Images from rural areas around Denizli have illustrated Tuesday morning’s earth tremor was more severe than most – but nowhere near as bad as suggested in some of the British media.

Different sources have given different measurements for the initial quake. Some reported it to have been as high as 6.4 and as low as 5.5 on the Richter Scale. A couple of smaller aftershocks followed within a few minutes.

Despite damage to farm buildings and a number of homes in the area closest to the epicentre, no fatalities were recorded. Only a handful of people suffered injuries, caused mostly in the panic to leave swaying buildings.

Misleading coverage

However, back in the UK, the Daily Express linked the tremor with the holiday hotspot of Antalya almost 100 miles away and Izmir over 160 miles away.

The paper also used statistics to remind readers tens of thousands have died in earthquakes in Turkey and asked whether the country is a safe destination for holidaymakers.

However, the head of the Nature Sciences Research Department at Turkey’s Yildiz Technical University Dr Sükrü Ersoy pointed out this week’s quake was not linked to the closely-watched fault line in the Sea of Marmara which caused a much more severe earthquake in the late 1990s.

Professor of geophysics at Kocaeli University, Dr Şerif Bariş, added old and unstable buildings in the Denizli area were damaged as the epicentre of the tremor this week was just 10km deep which is relatively shallow.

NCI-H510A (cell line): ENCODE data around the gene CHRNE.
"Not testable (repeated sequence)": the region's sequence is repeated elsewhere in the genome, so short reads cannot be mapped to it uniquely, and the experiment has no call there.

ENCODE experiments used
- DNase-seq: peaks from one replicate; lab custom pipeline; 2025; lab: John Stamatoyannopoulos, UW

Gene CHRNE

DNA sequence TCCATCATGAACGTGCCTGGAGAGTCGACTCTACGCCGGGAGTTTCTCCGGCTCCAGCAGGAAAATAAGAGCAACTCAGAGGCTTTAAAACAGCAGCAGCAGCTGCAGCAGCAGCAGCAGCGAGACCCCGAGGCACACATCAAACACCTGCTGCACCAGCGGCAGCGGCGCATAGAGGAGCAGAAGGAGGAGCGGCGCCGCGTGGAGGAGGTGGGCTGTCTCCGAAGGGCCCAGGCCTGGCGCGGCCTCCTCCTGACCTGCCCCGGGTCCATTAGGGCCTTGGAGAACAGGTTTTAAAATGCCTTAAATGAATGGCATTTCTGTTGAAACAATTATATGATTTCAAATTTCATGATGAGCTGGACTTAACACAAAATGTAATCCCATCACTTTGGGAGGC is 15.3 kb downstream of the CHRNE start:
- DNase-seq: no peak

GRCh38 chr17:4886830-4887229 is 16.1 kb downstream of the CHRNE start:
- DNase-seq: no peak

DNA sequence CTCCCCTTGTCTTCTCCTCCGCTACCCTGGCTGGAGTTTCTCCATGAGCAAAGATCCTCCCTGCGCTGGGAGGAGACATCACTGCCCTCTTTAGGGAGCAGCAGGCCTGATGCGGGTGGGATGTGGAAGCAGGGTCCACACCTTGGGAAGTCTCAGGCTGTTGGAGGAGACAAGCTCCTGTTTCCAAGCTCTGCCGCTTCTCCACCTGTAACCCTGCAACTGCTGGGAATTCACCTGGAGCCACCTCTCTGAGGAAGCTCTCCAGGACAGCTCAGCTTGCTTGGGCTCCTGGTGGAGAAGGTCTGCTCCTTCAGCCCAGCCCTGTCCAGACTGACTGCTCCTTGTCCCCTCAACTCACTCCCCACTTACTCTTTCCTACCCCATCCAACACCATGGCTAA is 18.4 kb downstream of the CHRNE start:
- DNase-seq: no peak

Dr Zıyadın Cakır from İstanbul University’s Mines and Geological Department also reassured residents of the the Denizli region that further quakes were unlikely as the district lies some distance from any of the Mediterranean’s major fault lines.

Tremor facts

Tremors are a fairly common phenomena around the globe, with hundreds recorded daily.

Spain, Greece, Portugal and Italy are also within the Mediterranean region where tremors are possible.

By far the majority are not severe enough to be felt on the surface but even those which are help to release pressure between tectonic plates, reducing the risk of a far more serious event.

In the event of a more severe tremor, older historic buildings which do not benefit from modern innovations to protect them could be at risk.

However, building regulations now in force in Turkey oblige construction firms to take account of the risks and to include earthquake protection in their designs.

Advice on how to prepare for tremors and what to do should one occur can be found here: